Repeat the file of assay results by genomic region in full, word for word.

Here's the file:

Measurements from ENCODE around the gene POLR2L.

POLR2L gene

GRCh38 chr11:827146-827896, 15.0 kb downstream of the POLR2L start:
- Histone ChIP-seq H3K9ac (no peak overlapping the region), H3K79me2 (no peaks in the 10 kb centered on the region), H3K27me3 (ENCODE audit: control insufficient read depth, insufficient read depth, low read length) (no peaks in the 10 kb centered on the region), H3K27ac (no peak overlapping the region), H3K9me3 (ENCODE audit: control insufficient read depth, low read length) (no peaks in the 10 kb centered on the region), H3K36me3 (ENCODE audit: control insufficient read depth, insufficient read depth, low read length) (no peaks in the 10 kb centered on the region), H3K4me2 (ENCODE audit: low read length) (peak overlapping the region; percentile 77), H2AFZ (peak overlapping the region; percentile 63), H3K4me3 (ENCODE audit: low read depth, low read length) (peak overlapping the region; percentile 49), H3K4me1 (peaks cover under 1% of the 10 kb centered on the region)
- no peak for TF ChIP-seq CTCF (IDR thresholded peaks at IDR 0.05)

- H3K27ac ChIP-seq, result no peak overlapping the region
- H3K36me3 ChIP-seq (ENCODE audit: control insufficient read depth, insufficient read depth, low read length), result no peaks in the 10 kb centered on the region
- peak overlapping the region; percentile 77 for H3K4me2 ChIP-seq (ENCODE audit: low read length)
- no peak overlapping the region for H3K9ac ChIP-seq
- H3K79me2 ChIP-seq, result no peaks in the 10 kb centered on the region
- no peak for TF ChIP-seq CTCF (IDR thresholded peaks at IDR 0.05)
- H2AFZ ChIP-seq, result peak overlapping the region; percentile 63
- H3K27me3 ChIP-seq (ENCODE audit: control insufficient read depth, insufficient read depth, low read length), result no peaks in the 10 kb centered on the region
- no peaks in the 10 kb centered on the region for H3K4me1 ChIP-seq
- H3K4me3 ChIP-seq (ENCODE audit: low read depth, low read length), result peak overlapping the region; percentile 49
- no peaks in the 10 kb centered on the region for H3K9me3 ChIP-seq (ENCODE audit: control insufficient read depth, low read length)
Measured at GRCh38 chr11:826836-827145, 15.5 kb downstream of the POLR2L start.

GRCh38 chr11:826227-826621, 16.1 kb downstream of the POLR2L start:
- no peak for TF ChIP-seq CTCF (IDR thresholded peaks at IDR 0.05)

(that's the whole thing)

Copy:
Measurements from ENCODE around the gene POLR2L.

POLR2L gene

GRCh38 chr11:827146-827896, 15.0 kb downstream of the POLR2L start:
- Histone ChIP-seq H3K9ac (no peak overlapping the region), H3K79me2 (no peaks in the 10 kb centered on the region), H3K27me3 (ENCODE audit: control insufficient read depth, insufficient read depth, low read length) (no peaks in the 10 kb centered on the region), H3K27ac (no peak overlapping the region), H3K9me3 (ENCODE audit: control insufficient read depth, low read length) (no peaks in the 10 kb centered on the region), H3K36me3 (ENCODE audit: control insufficient read depth, insufficient read depth, low read length) (no peaks in the 10 kb centered on the region), H3K4me2 (ENCODE audit: low read length) (peak overlapping the region; percentile 77), H2AFZ (peak overlapping the region; percentile 63), H3K4me3 (ENCODE audit: low read depth, low read length) (peak overlapping the region; percentile 49), H3K4me1 (peaks cover under 1% of the 10 kb centered on the region)
- no peak for TF ChIP-seq CTCF (IDR thresholded peaks at IDR 0.05)

- H3K27ac ChIP-seq, result no peak overlapping the region
- H3K36me3 ChIP-seq (ENCODE audit: control insufficient read depth, insufficient read depth, low read length), result no peaks in the 10 kb centered on the region
- peak overlapping the region; percentile 77 for H3K4me2 ChIP-seq (ENCODE audit: low read length)
- no peak overlapping the region for H3K9ac ChIP-seq
- H3K79me2 ChIP-seq, result no peaks in the 10 kb centered on the region
- no peak for TF ChIP-seq CTCF (IDR thresholded peaks at IDR 0.05)
- H2AFZ ChIP-seq, result peak overlapping the region; percentile 63
- H3K27me3 ChIP-seq (ENCODE audit: control insufficient read depth, insufficient read depth, low read length), result no peaks in the 10 kb centered on the region
- no peaks in the 10 kb centered on the region for H3K4me1 ChIP-seq
- H3K4me3 ChIP-seq (ENCODE audit: low read depth, low read length), result peak overlapping the region; percentile 49
- no peaks in the 10 kb centered on the region for H3K9me3 ChIP-seq (ENCODE audit: control insufficient read depth, low read length)
Measured at GRCh38 chr11:826836-827145, 15.5 kb downstream of the POLR2L start.

GRCh38 chr11:826227-826621, 16.1 kb downstream of the POLR2L start:
- no peak for TF ChIP-seq CTCF (IDR thresholded peaks at IDR 0.05)